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Community engagement strategies for genomic studies in Africa: a review of the literature

  • Paulina Tindana1Email author,
  • Jantina de Vries2,
  • Megan Campbell3,
  • Katherine Littler4,
  • Janet Seeley5,
  • Patricia Marshall6,
  • Jennifer Troyer7,
  • Morisola Ogundipe8,
  • Vincent Pius Alibu9,
  • Aminu Yakubu10,
  • Michael Parker11 and
  • as members of the H3A Working Group on Ethics
BMC Medical Ethics201516:24

https://doi.org/10.1186/s12910-015-0014-z

Received: 26 August 2014

Accepted: 16 March 2015

Published: 12 April 2015

Abstract

Background

Community engagement has been recognised as an important aspect of the ethical conduct of biomedical research, especially when research is focused on ethnically or culturally distinct populations. While this is a generally accepted tenet of biomedical research, it is unclear what components are necessary for effective community engagement, particularly in the context of genomic research in Africa.

Methods

We conducted a review of the published literature to identify the community engagement strategies that can support the successful implementation of genomic studies in Africa. Our search strategy involved using online databases, Pubmed (National Library of Medicine), Medline and Google scholar. Search terms included a combination of the following: community engagement, community advisory boards, community consultation, community participation, effectiveness, genetic and genomic research, Africa, developing countries.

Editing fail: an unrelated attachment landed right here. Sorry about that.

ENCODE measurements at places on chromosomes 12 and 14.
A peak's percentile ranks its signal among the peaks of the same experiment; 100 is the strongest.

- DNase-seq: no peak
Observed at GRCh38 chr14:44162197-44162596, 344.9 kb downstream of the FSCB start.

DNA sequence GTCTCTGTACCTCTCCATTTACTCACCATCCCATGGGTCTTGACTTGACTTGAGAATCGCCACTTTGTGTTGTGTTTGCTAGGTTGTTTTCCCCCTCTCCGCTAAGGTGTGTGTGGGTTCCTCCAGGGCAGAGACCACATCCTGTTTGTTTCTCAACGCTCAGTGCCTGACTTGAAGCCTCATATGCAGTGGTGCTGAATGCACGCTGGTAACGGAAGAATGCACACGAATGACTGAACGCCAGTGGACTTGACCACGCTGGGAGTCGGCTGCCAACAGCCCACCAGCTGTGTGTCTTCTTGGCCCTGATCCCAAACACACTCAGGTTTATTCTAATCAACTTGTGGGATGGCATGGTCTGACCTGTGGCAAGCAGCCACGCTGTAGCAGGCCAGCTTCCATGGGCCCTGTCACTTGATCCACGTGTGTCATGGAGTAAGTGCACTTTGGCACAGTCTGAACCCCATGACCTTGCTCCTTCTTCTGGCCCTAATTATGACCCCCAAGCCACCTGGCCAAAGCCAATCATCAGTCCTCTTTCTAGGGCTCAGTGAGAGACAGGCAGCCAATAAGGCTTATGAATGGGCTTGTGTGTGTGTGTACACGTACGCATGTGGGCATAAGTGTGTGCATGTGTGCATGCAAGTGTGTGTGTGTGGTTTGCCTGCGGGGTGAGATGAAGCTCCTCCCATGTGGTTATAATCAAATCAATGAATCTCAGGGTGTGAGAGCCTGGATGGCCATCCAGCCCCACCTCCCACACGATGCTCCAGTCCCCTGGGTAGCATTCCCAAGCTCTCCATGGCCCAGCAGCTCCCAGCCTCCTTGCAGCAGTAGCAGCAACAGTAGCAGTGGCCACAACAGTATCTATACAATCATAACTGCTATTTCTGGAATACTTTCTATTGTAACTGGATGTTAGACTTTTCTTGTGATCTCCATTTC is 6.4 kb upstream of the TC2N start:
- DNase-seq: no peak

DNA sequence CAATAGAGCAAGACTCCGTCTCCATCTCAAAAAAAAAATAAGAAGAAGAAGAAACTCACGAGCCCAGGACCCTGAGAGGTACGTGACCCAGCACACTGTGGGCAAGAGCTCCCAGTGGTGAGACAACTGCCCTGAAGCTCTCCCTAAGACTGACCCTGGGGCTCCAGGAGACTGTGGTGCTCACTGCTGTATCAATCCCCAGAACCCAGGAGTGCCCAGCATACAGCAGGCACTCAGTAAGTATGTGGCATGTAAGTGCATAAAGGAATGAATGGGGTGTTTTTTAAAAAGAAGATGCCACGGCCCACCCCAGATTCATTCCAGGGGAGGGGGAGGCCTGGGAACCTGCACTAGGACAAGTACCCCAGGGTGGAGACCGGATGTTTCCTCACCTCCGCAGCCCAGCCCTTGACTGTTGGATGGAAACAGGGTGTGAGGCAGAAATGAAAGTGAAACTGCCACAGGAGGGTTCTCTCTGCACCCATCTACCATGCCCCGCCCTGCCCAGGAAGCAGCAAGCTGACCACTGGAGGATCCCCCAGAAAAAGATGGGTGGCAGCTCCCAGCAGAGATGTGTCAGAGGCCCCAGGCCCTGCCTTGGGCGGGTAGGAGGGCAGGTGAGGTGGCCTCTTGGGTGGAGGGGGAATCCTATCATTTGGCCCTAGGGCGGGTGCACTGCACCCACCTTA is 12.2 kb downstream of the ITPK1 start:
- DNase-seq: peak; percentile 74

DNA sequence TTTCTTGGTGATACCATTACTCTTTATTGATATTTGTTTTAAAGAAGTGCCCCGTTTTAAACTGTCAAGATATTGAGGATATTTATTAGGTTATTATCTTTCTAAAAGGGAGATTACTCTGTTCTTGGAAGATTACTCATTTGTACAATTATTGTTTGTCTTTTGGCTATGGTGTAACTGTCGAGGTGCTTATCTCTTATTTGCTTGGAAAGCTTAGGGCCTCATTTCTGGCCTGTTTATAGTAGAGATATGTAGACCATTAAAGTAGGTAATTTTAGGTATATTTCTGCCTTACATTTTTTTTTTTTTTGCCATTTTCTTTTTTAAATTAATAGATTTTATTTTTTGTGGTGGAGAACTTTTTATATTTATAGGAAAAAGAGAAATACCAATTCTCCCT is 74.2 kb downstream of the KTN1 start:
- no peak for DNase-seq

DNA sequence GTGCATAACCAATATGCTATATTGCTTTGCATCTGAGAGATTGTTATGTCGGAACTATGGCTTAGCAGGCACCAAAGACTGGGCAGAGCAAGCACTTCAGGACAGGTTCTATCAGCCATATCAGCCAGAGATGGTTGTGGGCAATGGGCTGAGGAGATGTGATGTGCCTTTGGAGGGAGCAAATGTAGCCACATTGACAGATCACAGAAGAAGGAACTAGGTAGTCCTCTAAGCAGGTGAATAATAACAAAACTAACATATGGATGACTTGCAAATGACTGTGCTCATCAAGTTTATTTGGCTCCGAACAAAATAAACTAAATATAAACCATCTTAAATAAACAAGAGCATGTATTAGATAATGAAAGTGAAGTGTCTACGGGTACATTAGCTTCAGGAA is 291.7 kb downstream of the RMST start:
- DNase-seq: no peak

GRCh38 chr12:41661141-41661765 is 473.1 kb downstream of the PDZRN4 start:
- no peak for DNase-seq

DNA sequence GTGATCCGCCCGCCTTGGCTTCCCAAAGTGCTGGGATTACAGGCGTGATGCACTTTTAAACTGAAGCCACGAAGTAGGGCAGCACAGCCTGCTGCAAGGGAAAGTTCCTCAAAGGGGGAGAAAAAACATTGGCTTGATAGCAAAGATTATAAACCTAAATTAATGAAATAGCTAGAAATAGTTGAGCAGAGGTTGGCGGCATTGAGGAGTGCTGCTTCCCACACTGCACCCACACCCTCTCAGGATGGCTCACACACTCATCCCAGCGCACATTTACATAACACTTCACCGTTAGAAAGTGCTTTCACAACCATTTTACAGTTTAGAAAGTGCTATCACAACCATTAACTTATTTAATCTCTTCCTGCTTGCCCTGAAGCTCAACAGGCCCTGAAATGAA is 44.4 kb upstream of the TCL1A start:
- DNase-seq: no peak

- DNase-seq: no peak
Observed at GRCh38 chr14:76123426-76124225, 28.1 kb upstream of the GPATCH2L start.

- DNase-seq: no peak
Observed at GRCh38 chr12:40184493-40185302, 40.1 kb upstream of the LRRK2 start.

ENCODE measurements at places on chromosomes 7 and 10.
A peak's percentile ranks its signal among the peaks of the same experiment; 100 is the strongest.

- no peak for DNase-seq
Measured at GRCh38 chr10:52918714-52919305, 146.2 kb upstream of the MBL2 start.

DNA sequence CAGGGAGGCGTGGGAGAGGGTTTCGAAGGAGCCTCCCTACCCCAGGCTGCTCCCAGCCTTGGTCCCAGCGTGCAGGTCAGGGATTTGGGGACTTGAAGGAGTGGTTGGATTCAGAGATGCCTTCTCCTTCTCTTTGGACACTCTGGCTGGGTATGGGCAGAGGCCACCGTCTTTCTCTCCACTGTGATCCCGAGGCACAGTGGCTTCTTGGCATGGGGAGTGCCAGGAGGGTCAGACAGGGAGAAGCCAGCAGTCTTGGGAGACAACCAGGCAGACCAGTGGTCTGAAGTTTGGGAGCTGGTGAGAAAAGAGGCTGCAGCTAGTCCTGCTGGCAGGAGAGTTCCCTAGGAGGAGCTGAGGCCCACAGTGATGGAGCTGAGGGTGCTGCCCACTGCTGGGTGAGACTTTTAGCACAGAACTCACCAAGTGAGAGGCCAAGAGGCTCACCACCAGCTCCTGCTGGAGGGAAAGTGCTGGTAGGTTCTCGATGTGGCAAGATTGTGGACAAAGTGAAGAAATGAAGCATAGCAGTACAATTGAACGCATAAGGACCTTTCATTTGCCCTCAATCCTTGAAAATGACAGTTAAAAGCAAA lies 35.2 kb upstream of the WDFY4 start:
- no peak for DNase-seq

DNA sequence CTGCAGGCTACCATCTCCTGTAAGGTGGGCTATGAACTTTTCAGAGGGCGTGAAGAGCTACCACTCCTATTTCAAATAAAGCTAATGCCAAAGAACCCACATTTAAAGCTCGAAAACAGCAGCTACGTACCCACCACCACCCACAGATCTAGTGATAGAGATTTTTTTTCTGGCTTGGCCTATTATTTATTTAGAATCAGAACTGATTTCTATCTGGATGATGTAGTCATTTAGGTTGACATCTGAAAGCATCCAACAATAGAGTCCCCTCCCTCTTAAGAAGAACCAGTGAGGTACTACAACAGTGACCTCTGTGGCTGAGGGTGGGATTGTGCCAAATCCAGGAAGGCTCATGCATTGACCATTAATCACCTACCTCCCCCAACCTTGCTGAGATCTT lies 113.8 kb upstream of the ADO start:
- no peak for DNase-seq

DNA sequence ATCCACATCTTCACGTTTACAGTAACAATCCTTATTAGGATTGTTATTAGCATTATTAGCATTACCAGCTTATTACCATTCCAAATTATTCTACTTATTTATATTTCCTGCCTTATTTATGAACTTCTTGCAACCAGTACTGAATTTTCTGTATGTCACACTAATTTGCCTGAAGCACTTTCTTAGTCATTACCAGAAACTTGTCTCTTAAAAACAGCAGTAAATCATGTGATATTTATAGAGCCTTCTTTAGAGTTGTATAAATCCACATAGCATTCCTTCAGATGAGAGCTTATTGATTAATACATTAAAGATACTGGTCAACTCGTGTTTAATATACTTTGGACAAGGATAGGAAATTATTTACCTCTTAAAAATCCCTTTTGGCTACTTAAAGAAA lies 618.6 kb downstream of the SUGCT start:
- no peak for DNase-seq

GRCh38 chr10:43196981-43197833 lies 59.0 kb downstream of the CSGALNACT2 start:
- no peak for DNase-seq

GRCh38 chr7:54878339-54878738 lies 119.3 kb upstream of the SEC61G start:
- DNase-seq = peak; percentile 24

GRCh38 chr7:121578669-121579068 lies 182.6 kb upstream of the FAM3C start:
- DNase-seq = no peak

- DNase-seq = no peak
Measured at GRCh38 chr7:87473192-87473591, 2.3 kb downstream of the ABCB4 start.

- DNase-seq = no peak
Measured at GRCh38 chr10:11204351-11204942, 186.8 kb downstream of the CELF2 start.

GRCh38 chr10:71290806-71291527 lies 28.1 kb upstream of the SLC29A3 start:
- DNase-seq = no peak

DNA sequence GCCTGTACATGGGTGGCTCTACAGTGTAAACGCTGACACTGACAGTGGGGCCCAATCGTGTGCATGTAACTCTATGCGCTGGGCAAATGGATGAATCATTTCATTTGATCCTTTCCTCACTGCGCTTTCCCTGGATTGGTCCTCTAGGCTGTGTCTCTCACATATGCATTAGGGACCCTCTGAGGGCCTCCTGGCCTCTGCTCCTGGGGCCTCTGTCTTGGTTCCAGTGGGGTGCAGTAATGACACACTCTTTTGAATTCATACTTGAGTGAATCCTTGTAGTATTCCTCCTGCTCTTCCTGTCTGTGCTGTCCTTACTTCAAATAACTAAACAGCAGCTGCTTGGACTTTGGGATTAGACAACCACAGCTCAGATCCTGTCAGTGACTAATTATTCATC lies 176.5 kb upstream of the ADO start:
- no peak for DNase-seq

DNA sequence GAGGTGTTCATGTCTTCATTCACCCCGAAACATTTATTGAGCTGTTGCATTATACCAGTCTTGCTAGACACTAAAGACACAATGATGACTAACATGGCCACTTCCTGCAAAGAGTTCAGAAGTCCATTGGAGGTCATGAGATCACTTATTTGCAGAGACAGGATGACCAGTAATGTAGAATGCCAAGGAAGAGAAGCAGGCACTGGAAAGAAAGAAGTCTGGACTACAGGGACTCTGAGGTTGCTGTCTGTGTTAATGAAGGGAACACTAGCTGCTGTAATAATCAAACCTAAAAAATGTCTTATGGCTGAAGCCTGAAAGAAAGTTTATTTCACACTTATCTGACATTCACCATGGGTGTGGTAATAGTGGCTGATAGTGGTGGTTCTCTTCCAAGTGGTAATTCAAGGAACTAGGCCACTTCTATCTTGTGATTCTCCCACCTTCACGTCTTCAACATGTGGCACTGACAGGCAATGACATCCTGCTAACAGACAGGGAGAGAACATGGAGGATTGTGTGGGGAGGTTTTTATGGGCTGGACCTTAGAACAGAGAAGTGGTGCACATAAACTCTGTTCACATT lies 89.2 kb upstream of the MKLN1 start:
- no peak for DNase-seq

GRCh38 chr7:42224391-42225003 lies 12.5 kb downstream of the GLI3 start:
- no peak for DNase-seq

Results

A total of 44 articles and 1 thesis were retrieved of which 38 met the selection criteria. Of these, 21 were primary studies on community engagement, while the rest were secondary reports on community engagement efforts in biomedical research studies. 34 related to biomedical research generally, while 4 were specific to genetic and genomic research in Africa.

Conclusion

We concluded that there were several community engagement strategies that could support genomic studies in Africa. While many of the strategies could support the early stages of a research project such as the recruitment of research participants, further research is needed to identify effective strategies to engage research participants and their communities beyond the participant recruitment stage. Research is also needed to address how the views of local communities should be incorporated into future uses of human biological samples. Finally, studies evaluating the impact of CE on genetic research are lacking. Systematic evaluation of CE strategies is essential to determine the most effective models of CE for genetic and genomic research conducted in African settings.